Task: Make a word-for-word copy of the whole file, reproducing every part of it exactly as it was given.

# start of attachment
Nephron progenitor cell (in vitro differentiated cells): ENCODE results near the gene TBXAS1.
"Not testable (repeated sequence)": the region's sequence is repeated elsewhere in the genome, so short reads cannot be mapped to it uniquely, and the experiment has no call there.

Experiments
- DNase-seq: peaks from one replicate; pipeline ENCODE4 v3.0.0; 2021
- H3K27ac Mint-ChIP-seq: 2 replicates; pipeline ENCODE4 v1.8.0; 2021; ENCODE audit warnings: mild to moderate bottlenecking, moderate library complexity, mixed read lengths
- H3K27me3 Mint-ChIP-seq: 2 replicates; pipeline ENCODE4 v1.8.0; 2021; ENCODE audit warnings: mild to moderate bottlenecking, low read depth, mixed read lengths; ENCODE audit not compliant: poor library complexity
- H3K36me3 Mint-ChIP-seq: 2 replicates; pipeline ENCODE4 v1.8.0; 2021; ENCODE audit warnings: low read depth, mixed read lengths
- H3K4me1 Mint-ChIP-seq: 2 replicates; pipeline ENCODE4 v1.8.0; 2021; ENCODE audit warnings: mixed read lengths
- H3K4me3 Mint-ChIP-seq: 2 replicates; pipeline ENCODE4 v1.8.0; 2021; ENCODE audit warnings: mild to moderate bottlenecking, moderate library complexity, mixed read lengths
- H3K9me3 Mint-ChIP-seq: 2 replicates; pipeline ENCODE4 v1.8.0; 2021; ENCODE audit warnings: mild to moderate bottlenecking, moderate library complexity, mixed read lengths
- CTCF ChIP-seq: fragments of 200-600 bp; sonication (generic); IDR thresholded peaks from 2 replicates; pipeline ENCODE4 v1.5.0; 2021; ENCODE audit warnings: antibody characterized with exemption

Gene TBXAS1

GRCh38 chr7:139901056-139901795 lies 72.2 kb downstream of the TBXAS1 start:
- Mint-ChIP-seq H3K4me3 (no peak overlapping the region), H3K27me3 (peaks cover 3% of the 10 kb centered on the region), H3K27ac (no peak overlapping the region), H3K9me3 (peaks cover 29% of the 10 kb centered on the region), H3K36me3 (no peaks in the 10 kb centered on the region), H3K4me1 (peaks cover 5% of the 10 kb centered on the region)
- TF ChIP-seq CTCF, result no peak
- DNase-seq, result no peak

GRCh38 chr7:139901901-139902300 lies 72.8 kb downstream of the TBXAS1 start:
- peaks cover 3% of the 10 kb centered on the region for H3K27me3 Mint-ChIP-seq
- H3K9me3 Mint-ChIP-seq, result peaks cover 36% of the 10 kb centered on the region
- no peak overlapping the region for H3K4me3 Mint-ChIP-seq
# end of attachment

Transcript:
Nephron progenitor cell (in vitro differentiated cells): ENCODE results near the gene TBXAS1.
"Not testable (repeated sequence)": the region's sequence is repeated elsewhere in the genome, so short reads cannot be mapped to it uniquely, and the experiment has no call there.

Experiments
- DNase-seq: peaks from one replicate; pipeline ENCODE4 v3.0.0; 2021
- H3K27ac Mint-ChIP-seq: 2 replicates; pipeline ENCODE4 v1.8.0; 2021; ENCODE audit warnings: mild to moderate bottlenecking, moderate library complexity, mixed read lengths
- H3K27me3 Mint-ChIP-seq: 2 replicates; pipeline ENCODE4 v1.8.0; 2021; ENCODE audit warnings: mild to moderate bottlenecking, low read depth, mixed read lengths; ENCODE audit not compliant: poor library complexity
- H3K36me3 Mint-ChIP-seq: 2 replicates; pipeline ENCODE4 v1.8.0; 2021; ENCODE audit warnings: low read depth, mixed read lengths
- H3K4me1 Mint-ChIP-seq: 2 replicates; pipeline ENCODE4 v1.8.0; 2021; ENCODE audit warnings: mixed read lengths
- H3K4me3 Mint-ChIP-seq: 2 replicates; pipeline ENCODE4 v1.8.0; 2021; ENCODE audit warnings: mild to moderate bottlenecking, moderate library complexity, mixed read lengths
- H3K9me3 Mint-ChIP-seq: 2 replicates; pipeline ENCODE4 v1.8.0; 2021; ENCODE audit warnings: mild to moderate bottlenecking, moderate library complexity, mixed read lengths
- CTCF ChIP-seq: fragments of 200-600 bp; sonication (generic); IDR thresholded peaks from 2 replicates; pipeline ENCODE4 v1.5.0; 2021; ENCODE audit warnings: antibody characterized with exemption

Gene TBXAS1

GRCh38 chr7:139901056-139901795 lies 72.2 kb downstream of the TBXAS1 start:
- Mint-ChIP-seq H3K4me3 (no peak overlapping the region), H3K27me3 (peaks cover 3% of the 10 kb centered on the region), H3K27ac (no peak overlapping the region), H3K9me3 (peaks cover 29% of the 10 kb centered on the region), H3K36me3 (no peaks in the 10 kb centered on the region), H3K4me1 (peaks cover 5% of the 10 kb centered on the region)
- TF ChIP-seq CTCF, result no peak
- DNase-seq, result no peak

GRCh38 chr7:139901901-139902300 lies 72.8 kb downstream of the TBXAS1 start:
- peaks cover 3% of the 10 kb centered on the region for H3K27me3 Mint-ChIP-seq
- H3K9me3 Mint-ChIP-seq, result peaks cover 36% of the 10 kb centered on the region
- no peak overlapping the region for H3K4me3 Mint-ChIP-seq